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Jun 5, 2024, 10:42am EDT
net zero

Despite tech breakthroughs, carbon removal still won’t save the planet

Climeworks
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The News

Tech to remove carbon dioxide from the atmosphere took a big step forward this week, but remains far off course to reach the levels scientists believe will be necessary to keep global temperatures within the Paris Agreement targets.

Climeworks, a Swiss startup that was among the first companies to build a commercial-scale direct air capture (DAC) plant, switched on the world’s largest such facility in Iceland last month. Yesterday, the company unveiled a series of incremental improvements that it says will allow it to capture twice as much CO2 for half the cost and half the energy consumption of its existing tech. Climeworks plans to build its first “generation 3” facility in Louisiana, part of a project that was awarded a $50 million grant from the US Department of Energy in March.

While Climeworks’ first two plants together are capable of pulling about 40,000 tons of CO2 from the air annually — about 1% of the emissions of a typical coal-fired power plant — the new tech will put the company within reach of hitting several million tons per year by 2030 and a billion tons by 2050, co-founder and co-CEO Jan Wurzbacher told reporters.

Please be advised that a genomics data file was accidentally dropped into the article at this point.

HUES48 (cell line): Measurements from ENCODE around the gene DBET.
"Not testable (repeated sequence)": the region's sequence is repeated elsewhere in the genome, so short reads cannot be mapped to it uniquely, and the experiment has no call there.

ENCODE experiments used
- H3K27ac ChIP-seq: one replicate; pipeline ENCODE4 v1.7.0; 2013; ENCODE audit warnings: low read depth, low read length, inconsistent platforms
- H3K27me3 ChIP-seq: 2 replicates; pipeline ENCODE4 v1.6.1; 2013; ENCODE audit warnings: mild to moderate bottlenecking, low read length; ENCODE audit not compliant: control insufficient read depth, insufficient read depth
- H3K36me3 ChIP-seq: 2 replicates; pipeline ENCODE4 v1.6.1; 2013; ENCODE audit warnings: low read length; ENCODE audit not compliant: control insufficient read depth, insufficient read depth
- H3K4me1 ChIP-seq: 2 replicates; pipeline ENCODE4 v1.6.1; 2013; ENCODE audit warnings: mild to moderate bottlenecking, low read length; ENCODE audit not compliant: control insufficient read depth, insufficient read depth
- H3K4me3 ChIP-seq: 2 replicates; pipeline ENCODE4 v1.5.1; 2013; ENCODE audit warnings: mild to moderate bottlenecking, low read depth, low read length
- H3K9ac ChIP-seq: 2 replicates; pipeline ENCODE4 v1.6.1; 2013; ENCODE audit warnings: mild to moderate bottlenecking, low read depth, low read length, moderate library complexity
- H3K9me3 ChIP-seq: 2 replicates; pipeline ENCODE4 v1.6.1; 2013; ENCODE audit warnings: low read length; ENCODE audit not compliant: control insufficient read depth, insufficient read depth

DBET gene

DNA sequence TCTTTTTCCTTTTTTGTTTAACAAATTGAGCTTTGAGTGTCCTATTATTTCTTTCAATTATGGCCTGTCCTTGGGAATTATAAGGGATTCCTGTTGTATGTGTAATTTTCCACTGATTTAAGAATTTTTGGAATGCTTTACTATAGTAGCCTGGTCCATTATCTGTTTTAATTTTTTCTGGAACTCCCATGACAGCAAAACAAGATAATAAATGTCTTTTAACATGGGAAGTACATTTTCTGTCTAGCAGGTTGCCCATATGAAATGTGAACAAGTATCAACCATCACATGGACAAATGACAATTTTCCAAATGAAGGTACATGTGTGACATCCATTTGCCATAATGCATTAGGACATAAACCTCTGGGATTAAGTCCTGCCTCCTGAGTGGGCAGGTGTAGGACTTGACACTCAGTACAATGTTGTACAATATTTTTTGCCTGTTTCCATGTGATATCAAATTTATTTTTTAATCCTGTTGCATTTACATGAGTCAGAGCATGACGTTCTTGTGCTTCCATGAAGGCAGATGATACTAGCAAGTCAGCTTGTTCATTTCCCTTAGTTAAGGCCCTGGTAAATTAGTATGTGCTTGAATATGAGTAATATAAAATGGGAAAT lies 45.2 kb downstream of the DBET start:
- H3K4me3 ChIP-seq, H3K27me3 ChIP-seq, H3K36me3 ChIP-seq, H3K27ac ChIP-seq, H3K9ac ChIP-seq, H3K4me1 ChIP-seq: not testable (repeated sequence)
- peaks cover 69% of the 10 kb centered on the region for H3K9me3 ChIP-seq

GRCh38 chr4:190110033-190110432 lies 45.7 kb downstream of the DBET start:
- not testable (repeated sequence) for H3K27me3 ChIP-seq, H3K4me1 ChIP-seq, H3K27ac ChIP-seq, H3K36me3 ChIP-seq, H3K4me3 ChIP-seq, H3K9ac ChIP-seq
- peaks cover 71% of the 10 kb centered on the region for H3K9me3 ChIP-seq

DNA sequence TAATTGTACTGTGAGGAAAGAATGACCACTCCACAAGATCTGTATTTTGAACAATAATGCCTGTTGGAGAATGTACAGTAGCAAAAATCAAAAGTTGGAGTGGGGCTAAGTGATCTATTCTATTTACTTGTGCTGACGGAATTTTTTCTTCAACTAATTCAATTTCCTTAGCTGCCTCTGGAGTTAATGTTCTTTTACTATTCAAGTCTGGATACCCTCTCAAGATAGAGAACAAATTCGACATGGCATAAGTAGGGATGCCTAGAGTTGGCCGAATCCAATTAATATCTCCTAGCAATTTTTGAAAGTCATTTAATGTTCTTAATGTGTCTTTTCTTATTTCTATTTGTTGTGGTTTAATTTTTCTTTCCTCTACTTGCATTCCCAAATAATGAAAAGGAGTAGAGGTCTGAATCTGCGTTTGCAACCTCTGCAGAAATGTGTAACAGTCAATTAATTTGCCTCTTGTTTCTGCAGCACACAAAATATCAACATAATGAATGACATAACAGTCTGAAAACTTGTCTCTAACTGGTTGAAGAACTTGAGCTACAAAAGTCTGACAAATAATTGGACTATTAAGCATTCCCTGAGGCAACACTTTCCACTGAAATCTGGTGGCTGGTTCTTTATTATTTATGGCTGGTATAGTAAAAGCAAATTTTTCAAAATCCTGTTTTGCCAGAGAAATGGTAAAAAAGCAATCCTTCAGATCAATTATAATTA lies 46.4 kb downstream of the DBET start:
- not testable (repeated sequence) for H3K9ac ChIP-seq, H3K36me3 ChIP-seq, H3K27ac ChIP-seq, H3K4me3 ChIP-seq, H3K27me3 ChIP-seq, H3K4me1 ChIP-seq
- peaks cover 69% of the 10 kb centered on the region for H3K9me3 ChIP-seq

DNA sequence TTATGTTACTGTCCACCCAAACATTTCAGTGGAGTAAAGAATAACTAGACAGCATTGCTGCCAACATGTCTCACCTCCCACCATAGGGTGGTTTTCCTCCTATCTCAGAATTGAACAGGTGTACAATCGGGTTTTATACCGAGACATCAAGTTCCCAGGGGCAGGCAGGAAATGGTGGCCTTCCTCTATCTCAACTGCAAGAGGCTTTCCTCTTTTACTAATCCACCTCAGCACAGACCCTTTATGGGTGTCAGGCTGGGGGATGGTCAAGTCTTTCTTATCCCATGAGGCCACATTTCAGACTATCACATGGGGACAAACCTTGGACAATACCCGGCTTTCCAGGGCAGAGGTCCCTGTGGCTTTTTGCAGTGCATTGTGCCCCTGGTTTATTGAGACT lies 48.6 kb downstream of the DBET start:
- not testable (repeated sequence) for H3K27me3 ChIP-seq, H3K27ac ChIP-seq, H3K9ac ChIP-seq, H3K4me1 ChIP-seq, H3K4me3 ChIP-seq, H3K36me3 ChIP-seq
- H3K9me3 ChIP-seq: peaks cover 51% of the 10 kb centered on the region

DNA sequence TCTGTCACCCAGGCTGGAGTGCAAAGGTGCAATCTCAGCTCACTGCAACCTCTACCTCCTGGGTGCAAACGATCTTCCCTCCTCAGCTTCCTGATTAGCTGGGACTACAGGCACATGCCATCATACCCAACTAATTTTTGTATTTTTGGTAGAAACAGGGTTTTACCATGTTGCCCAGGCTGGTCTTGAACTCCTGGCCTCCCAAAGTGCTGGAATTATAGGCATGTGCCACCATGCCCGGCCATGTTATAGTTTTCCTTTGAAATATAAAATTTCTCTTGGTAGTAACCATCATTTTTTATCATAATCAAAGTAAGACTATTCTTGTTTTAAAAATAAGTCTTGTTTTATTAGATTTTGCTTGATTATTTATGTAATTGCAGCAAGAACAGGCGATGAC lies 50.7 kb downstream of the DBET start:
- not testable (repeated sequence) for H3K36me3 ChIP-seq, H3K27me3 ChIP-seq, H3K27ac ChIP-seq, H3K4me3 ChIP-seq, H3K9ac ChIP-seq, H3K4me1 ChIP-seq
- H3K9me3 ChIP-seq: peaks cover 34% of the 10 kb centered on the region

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Tim’s view

It’s no surprise that Wurzbacher is bullish on carbon removal. But the company’s own cost forecasts, plus all of the other available evidence about how quickly the nascent industry can mature, suggest that without much more direct government intervention to force high-emitting companies to pay up for carbon removal credits, there will likely be a major shortfall in the availability of carbon removal by midcentury. Carbon removal tech breakthroughs don’t fundamentally make them a more feasible hedge against slow emissions reductions.

Today there are about two billion tons of CO2 being proactively removed from the atmosphere each year, about 99% of which are carried out through tree-planting programs, according to an in-depth survey of the carbon removal industry this week by the University of Oxford’s Smith School of Enterprise and the Environment. Depending on how quickly renewable energy and electric vehicles can roll out, and how sensitive the climate really is to greenhouse gas emissions, by 2050 there will likely be about 7 to 9 billion tons per year that need to be mopped up. On its current path, the report concludes, the carbon removal industry will fall about 5.5 billion tons short of that target. High costs are one limitation, and the shortage of clean electricity to run carbon removal facilities is another. The industry also faces sustainability-related conflicts, like running out of room to plant trees or crops for carbon-sucking purposes because they cut into food supplies or pose threats to biodiversity. There’s also a shortage of funding for early-stage carbon removal startups, which attract just 1.1% of climate tech investment, the report found. Add all these up, and claims by carbon removal startups that they’ll be able to close the midcentury gap show “little grounds for credibility at present,” the report says.